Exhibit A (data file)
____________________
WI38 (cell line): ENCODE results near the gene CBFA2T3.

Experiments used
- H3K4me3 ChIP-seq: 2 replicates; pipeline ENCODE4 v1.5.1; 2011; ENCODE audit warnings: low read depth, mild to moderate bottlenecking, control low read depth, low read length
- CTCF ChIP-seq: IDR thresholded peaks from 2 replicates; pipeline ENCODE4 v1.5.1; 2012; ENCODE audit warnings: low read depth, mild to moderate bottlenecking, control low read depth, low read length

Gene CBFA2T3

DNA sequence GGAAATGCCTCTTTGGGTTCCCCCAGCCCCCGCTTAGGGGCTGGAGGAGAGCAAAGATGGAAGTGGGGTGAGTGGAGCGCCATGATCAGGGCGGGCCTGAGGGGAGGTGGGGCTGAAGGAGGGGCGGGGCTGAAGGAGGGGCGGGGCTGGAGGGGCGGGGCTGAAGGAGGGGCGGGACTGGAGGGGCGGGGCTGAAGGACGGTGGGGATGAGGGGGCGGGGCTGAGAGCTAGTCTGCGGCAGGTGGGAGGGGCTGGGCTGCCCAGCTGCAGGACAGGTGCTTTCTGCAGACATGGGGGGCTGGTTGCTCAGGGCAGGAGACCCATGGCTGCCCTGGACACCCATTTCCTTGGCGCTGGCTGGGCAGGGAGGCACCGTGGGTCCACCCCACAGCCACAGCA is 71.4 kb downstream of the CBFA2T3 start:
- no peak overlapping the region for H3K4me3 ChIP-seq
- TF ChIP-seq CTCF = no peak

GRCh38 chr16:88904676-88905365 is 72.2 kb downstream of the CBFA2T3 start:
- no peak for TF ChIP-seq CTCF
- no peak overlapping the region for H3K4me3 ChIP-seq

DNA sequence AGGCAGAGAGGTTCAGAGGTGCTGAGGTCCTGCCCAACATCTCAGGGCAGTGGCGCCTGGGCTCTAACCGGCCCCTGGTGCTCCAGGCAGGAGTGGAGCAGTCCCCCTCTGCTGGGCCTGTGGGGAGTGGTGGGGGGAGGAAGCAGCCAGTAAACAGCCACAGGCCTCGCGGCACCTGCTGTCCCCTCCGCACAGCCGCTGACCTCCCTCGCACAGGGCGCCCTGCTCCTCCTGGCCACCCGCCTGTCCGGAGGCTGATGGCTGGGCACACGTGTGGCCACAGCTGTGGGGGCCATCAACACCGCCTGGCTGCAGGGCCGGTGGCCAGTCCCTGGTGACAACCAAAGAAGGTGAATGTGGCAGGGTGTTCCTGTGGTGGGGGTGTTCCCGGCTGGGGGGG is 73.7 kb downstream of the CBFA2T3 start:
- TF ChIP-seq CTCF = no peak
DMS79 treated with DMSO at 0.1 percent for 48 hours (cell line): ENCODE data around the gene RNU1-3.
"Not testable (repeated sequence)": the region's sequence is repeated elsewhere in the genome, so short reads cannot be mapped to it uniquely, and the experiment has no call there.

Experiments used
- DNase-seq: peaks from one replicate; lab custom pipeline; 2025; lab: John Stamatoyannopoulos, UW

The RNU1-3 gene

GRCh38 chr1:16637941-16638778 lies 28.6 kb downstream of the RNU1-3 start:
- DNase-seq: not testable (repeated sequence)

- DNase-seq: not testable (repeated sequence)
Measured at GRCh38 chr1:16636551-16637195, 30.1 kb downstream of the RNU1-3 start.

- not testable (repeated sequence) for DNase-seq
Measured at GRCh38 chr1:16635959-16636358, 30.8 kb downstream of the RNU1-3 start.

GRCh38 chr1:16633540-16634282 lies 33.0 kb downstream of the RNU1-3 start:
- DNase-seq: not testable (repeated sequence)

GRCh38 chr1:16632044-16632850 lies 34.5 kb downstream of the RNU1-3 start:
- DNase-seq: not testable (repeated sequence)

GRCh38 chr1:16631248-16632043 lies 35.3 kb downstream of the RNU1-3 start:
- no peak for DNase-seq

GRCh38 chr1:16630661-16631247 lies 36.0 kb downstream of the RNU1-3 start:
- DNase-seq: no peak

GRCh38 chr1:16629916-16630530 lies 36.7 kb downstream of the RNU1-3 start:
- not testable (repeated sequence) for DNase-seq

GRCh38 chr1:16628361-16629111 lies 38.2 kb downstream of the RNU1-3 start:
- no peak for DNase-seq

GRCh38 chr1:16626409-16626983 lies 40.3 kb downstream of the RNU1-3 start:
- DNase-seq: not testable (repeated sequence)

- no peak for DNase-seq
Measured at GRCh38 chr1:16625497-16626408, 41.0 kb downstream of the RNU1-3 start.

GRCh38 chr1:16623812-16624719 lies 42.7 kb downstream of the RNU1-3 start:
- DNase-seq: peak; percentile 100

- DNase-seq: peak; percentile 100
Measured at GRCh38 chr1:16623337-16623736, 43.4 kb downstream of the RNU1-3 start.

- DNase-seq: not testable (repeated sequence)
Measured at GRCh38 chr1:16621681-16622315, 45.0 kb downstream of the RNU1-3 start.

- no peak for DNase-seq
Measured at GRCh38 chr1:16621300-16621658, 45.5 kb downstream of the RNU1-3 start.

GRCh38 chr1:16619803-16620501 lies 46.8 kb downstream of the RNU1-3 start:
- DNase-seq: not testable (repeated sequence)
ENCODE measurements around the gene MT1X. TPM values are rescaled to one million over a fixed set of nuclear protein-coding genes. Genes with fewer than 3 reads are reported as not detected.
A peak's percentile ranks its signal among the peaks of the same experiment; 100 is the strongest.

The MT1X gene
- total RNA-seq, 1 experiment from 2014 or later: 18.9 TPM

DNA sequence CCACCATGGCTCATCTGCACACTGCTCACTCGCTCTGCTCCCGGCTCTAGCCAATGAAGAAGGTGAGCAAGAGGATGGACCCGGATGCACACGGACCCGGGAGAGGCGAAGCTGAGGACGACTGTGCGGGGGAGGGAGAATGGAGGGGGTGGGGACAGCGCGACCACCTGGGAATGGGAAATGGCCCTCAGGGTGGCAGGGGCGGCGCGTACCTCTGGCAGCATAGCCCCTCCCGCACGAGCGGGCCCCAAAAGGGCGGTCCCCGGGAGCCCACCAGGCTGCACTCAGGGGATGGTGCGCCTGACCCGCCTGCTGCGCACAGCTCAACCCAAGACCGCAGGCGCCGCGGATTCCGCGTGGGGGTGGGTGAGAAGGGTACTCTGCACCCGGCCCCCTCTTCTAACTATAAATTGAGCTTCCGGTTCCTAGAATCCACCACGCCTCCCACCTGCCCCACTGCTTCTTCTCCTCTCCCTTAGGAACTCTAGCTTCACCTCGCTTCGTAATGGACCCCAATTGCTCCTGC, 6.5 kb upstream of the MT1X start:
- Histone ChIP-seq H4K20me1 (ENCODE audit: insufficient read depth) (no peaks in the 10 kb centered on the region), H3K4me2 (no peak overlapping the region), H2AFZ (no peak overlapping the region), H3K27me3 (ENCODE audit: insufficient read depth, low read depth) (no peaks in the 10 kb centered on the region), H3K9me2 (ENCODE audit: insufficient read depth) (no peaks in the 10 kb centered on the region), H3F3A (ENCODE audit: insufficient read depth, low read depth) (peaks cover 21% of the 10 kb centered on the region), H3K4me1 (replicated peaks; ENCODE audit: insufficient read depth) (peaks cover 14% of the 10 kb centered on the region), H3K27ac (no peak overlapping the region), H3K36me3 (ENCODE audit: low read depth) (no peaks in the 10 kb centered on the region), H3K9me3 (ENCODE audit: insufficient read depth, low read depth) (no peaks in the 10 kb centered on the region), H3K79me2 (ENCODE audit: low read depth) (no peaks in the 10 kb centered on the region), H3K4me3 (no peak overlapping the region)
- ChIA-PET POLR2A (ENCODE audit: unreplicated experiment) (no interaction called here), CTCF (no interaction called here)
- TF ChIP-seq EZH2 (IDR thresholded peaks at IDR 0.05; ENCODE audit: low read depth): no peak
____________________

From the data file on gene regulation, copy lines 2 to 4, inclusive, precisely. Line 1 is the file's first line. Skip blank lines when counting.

Experiments used
- H3K4me3 ChIP-seq: 2 replicates; pipeline ENCODE4 v1.5.1; 2011; ENCODE audit warnings: low read depth, mild to moderate bottlenecking, control low read depth, low read length
- CTCF ChIP-seq: IDR thresholded peaks from 2 replicates; pipeline ENCODE4 v1.5.1; 2012; ENCODE audit warnings: low read depth, mild to moderate bottlenecking, control low read depth, low read length